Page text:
La Niña Is Back—What That Means for North and South American Crops

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La Niña is back for a second year in a row, creating potentially big ramifications for 2022 crops around the world. 

The US Climate Prediction Center warned in August of a possible return appearance of the global climate event. Now La Niña has officially arrived and the center gives it an 87% chance of continuing into the Southern Hemisphere summer. The Multivariate ENSO Index currently shows a negative value, indicating La Niña conditions. 

That could signal trouble for Argentina’s corn and soybean crops, and the livestock producers that rely on those crops for feed. Argentina is the world's third-largest corn supplier and the No. 1 exporter of soybean meal, used for livestock feed. When a similar back-to-back La Niña occurred in 2011 and 2012, Argentine corn yields dropped about 20% each year, while soybean yields fell 8% in the first year and 19% a year later. 

Argentina’s corn sowing started in early September. A first soybean crop is planted beginning in October and another starting in January. To track La Niña’s impact, follow Gro’s Argentina Soybeans Monitor and Argentina Corn Monitor displays for growing conditions, balance sheet information, and Gro’s yield forecasts. Note how much of Argentina is already in some stage of drought on the Gro Drought Index.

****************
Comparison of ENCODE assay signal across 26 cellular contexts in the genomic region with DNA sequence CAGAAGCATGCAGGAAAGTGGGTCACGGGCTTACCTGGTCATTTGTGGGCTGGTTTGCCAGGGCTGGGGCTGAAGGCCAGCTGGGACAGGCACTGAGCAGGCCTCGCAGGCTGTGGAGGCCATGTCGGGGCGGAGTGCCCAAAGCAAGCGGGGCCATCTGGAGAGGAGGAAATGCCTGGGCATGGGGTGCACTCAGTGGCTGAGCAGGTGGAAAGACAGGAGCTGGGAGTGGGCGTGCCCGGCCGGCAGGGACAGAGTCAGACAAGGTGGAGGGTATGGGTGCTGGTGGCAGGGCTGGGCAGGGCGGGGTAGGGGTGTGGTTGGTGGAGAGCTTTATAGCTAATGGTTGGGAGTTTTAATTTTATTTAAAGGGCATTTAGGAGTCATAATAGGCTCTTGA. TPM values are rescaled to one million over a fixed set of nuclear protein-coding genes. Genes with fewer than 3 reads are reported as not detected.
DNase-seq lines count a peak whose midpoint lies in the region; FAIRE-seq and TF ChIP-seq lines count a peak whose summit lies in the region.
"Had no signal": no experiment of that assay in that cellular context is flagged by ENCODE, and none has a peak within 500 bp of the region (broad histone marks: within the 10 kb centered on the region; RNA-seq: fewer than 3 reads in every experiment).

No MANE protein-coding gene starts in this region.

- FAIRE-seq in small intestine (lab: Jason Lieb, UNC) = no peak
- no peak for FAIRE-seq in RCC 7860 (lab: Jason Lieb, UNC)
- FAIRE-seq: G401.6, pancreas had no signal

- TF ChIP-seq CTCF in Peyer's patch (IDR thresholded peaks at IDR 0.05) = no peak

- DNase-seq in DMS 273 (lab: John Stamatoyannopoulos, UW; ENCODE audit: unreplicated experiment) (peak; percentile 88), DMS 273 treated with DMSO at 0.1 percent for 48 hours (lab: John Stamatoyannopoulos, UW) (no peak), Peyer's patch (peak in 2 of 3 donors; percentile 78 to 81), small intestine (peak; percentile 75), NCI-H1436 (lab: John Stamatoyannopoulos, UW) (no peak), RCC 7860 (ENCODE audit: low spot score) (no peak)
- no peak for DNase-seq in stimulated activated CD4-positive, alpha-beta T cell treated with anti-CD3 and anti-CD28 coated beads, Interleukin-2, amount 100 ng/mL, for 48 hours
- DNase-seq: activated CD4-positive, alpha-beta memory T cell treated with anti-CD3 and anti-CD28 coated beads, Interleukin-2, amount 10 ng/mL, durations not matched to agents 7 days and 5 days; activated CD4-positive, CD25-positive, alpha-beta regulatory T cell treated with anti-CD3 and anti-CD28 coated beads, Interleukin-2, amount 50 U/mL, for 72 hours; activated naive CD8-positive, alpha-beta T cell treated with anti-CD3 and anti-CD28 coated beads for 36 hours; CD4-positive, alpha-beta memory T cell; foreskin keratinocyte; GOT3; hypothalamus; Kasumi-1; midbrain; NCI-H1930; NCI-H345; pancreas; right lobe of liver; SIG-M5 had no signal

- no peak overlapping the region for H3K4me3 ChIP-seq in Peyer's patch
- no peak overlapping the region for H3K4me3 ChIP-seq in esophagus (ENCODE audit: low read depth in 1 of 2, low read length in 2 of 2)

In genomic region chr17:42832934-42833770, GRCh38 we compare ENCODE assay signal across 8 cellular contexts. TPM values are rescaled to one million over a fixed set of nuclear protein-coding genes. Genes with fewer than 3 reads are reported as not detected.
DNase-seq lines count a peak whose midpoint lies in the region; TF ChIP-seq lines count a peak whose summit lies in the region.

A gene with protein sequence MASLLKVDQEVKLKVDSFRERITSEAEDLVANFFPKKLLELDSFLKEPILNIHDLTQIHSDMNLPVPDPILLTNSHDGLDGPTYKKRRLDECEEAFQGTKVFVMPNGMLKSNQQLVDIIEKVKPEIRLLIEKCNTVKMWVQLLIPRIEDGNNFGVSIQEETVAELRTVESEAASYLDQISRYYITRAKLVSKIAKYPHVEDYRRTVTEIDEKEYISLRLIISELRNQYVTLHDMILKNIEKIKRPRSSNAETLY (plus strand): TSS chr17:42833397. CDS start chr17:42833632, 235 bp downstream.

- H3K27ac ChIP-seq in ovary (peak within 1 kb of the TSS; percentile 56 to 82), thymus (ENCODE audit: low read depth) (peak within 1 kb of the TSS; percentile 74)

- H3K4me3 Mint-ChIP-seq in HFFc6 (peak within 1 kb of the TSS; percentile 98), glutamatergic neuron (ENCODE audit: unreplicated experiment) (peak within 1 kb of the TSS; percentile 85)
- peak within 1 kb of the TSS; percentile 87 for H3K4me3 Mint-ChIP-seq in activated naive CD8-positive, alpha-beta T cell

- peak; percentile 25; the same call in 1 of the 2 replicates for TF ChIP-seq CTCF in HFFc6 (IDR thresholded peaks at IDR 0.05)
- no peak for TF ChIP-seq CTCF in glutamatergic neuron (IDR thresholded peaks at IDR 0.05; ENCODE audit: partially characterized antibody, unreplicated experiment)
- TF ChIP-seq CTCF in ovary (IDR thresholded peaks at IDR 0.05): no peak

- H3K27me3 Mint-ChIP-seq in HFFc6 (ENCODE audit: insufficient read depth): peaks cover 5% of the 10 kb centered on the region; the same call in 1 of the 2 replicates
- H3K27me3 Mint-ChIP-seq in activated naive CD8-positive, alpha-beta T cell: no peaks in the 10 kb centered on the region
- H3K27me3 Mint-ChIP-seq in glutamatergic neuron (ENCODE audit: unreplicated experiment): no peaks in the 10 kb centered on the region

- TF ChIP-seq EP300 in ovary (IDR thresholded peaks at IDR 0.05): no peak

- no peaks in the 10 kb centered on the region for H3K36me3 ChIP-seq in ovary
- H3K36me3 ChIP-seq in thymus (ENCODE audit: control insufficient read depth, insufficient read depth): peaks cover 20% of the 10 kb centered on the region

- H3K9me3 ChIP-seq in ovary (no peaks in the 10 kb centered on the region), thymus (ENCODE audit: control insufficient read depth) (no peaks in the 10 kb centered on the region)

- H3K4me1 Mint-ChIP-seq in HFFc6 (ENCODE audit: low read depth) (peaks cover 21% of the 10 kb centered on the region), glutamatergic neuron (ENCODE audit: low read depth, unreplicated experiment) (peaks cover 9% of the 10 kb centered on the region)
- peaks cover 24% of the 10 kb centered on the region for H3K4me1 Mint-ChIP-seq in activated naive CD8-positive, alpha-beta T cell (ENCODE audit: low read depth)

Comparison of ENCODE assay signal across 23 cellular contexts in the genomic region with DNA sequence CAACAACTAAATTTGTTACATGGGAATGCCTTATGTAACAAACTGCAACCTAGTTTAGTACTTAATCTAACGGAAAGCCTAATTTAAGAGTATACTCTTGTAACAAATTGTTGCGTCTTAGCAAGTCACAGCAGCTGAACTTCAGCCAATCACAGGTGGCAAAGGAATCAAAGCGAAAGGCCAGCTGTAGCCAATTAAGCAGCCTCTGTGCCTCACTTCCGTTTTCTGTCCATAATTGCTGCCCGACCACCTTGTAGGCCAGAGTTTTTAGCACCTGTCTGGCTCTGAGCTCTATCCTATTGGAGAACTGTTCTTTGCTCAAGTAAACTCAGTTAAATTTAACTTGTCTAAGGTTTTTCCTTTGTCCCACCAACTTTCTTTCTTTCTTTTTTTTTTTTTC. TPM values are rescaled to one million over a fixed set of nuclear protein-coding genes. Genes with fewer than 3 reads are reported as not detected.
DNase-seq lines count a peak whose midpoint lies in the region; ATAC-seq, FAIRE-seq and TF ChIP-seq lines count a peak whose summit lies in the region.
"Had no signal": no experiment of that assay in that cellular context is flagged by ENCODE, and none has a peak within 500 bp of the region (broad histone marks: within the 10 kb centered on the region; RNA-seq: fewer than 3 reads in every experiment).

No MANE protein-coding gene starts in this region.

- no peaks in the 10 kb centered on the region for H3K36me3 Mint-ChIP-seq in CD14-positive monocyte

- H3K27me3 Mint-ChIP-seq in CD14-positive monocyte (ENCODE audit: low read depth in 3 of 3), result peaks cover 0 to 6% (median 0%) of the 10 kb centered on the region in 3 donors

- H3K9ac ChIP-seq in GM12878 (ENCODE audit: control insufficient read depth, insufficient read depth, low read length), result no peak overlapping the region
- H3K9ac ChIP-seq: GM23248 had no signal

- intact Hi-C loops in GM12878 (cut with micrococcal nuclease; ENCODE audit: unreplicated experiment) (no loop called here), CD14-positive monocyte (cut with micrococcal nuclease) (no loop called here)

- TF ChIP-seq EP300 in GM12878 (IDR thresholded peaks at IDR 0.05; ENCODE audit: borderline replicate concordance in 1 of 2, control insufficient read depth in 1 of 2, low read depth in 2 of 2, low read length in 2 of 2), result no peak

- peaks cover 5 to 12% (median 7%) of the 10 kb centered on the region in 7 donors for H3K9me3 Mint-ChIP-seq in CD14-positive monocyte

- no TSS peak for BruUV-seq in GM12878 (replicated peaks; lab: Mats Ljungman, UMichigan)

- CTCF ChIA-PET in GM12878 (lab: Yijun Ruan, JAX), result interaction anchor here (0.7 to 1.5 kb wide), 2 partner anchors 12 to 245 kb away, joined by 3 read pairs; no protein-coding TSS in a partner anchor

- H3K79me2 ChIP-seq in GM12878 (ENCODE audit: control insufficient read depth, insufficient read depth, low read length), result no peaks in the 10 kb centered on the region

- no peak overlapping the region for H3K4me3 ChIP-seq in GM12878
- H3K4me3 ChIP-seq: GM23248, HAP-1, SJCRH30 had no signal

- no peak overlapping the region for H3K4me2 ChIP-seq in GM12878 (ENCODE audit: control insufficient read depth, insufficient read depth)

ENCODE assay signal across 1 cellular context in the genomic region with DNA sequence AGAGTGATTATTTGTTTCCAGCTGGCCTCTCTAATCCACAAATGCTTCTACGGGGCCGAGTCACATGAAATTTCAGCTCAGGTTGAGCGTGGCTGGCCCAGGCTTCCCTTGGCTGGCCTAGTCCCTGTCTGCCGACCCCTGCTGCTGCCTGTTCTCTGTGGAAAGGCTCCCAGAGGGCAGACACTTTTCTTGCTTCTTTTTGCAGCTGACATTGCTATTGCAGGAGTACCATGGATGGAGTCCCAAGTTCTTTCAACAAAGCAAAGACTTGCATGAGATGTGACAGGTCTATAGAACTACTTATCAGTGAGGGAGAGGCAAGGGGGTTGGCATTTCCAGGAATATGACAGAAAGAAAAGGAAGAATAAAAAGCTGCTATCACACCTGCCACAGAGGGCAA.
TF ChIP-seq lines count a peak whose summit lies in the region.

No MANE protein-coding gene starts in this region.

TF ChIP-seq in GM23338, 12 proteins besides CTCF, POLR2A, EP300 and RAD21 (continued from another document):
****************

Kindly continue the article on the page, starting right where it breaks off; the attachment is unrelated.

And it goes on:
It’s important to remember that La Niña doesn’t guarantee a weather outcome, but instead increases the chances of certain trends occurring. 

In Brazil, La Niña could bring extra rain to northern areas this summer. Last year, Brazil produced a record soybean crop, despite planting and harvest delays because of excess rain. But the delays caused corn to be planted late, and Brazil’s corn yields dropped sharply as drought conditions took hold. 

In the US, La Niña winters tend to bring drier-than-normal conditions across Sunbelt regions, including southern parts of Texas, the Gulf Coast, Florida, and California, where drought this year has been at its worst level since 2014, as shown by the Gro Drought Index. La Niña also tends to bring wetter-than-normal conditions in the Pacific Northwest and in parts of the Northern Plains, Ohio Valley, and the Great Lakes.

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